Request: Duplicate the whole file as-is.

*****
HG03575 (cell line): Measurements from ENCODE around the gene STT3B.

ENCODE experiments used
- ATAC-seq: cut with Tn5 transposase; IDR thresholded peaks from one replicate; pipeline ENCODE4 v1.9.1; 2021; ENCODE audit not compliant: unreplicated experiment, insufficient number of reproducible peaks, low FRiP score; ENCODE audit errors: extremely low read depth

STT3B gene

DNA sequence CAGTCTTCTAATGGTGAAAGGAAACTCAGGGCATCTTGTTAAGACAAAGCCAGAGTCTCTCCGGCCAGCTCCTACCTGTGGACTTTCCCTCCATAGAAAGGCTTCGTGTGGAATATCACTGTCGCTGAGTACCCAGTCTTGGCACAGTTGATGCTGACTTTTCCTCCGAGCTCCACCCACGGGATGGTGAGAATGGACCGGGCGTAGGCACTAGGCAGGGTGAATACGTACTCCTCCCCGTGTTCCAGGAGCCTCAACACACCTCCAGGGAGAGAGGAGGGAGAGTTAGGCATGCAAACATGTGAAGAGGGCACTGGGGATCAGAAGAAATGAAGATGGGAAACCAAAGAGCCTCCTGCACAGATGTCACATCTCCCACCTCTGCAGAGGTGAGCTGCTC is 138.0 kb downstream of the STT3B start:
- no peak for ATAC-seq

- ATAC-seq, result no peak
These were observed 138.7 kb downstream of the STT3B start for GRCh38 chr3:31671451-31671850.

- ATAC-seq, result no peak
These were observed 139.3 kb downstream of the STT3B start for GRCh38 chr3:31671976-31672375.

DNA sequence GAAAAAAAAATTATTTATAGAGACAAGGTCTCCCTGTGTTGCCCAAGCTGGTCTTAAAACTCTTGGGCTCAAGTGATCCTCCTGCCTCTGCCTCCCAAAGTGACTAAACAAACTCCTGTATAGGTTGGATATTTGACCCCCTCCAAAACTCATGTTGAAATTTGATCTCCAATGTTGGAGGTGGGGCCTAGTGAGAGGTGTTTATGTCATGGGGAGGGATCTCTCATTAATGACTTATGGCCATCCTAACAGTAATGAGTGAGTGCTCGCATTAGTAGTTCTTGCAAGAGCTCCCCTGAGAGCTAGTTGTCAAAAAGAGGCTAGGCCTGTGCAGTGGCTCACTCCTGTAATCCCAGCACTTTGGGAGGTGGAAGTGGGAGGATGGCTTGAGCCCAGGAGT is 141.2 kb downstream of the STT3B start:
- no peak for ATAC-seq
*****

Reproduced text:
HG03575 (cell line): Measurements from ENCODE around the gene STT3B.

ENCODE experiments used
- ATAC-seq: cut with Tn5 transposase; IDR thresholded peaks from one replicate; pipeline ENCODE4 v1.9.1; 2021; ENCODE audit not compliant: unreplicated experiment, insufficient number of reproducible peaks, low FRiP score; ENCODE audit errors: extremely low read depth

STT3B gene

DNA sequence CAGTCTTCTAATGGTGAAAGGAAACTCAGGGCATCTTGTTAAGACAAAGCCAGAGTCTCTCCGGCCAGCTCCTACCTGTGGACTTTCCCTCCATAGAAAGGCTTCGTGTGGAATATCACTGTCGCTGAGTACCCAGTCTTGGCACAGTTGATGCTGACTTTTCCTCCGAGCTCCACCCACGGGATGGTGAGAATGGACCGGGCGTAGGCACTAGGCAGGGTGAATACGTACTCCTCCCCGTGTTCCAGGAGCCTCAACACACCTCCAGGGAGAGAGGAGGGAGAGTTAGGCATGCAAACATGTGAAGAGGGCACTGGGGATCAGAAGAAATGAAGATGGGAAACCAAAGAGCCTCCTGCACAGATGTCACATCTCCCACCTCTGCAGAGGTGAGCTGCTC is 138.0 kb downstream of the STT3B start:
- no peak for ATAC-seq

- ATAC-seq, result no peak
These were observed 138.7 kb downstream of the STT3B start for GRCh38 chr3:31671451-31671850.

- ATAC-seq, result no peak
These were observed 139.3 kb downstream of the STT3B start for GRCh38 chr3:31671976-31672375.

DNA sequence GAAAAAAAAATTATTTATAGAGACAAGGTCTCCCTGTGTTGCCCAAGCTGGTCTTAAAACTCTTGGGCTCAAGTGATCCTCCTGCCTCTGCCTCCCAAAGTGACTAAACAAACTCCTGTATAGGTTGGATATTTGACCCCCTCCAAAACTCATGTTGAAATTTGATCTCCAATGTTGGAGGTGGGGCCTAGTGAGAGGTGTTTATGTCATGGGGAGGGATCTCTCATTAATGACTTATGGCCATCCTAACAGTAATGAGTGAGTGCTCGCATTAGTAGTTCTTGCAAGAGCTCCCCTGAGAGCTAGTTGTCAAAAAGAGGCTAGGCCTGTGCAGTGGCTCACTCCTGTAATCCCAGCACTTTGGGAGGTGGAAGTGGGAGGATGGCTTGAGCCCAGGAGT is 141.2 kb downstream of the STT3B start:
- no peak for ATAC-seq